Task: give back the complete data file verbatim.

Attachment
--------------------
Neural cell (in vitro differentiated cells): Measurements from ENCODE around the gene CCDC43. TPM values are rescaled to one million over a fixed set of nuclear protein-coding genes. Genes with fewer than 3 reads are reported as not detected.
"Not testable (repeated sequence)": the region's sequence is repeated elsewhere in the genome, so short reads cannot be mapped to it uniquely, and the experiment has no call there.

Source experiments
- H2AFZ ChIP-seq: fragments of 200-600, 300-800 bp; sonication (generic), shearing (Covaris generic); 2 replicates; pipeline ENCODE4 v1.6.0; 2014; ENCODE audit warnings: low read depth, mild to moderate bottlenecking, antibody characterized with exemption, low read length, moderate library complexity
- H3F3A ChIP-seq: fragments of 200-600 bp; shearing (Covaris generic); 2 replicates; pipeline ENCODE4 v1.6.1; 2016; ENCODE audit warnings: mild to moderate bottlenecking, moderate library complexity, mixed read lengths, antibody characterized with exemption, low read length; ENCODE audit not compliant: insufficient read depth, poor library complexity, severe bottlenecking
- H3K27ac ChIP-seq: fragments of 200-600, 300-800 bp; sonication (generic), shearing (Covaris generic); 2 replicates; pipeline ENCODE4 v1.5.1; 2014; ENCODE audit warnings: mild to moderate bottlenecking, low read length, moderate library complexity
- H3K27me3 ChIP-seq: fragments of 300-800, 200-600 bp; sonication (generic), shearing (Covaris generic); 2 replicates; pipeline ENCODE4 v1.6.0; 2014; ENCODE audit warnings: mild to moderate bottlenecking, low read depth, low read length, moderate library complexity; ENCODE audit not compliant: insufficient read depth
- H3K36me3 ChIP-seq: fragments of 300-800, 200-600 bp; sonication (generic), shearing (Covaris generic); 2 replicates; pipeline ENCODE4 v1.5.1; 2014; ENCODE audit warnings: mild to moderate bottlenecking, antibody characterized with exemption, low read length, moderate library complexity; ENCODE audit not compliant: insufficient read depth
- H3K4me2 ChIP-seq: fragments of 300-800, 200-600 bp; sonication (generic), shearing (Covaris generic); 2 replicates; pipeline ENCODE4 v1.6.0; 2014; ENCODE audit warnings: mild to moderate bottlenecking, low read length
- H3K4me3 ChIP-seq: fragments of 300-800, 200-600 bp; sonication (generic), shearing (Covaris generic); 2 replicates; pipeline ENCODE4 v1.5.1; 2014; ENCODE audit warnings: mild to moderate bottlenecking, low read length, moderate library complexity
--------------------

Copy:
Neural cell (in vitro differentiated cells): Measurements from ENCODE around the gene CCDC43. TPM values are rescaled to one million over a fixed set of nuclear protein-coding genes. Genes with fewer than 3 reads are reported as not detected.
"Not testable (repeated sequence)": the region's sequence is repeated elsewhere in the genome, so short reads cannot be mapped to it uniquely, and the experiment has no call there.

Source experiments
- H2AFZ ChIP-seq: fragments of 200-600, 300-800 bp; sonication (generic), shearing (Covaris generic); 2 replicates; pipeline ENCODE4 v1.6.0; 2014; ENCODE audit warnings: low read depth, mild to moderate bottlenecking, antibody characterized with exemption, low read length, moderate library complexity
- H3F3A ChIP-seq: fragments of 200-600 bp; shearing (Covaris generic); 2 replicates; pipeline ENCODE4 v1.6.1; 2016; ENCODE audit warnings: mild to moderate bottlenecking, moderate library complexity, mixed read lengths, antibody characterized with exemption, low read length; ENCODE audit not compliant: insufficient read depth, poor library complexity, severe bottlenecking
- H3K27ac ChIP-seq: fragments of 200-600, 300-800 bp; sonication (generic), shearing (Covaris generic); 2 replicates; pipeline ENCODE4 v1.5.1; 2014; ENCODE audit warnings: mild to moderate bottlenecking, low read length, moderate library complexity
- H3K27me3 ChIP-seq: fragments of 300-800, 200-600 bp; sonication (generic), shearing (Covaris generic); 2 replicates; pipeline ENCODE4 v1.6.0; 2014; ENCODE audit warnings: mild to moderate bottlenecking, low read depth, low read length, moderate library complexity; ENCODE audit not compliant: insufficient read depth
- H3K36me3 ChIP-seq: fragments of 300-800, 200-600 bp; sonication (generic), shearing (Covaris generic); 2 replicates; pipeline ENCODE4 v1.5.1; 2014; ENCODE audit warnings: mild to moderate bottlenecking, antibody characterized with exemption, low read length, moderate library complexity; ENCODE audit not compliant: insufficient read depth
- H3K4me2 ChIP-seq: fragments of 300-800, 200-600 bp; sonication (generic), shearing (Covaris generic); 2 replicates; pipeline ENCODE4 v1.6.0; 2014; ENCODE audit warnings: mild to moderate bottlenecking, low read length
- H3K4me3 ChIP-seq: fragments of 300-800, 200-600 bp; sonication (generic), shearing (Covaris generic); 2 replicates; pipeline ENCODE4 v1.5.1; 2014; ENCODE audit warnings: mild to moderate bottlenecking, low read length, moderate library complexity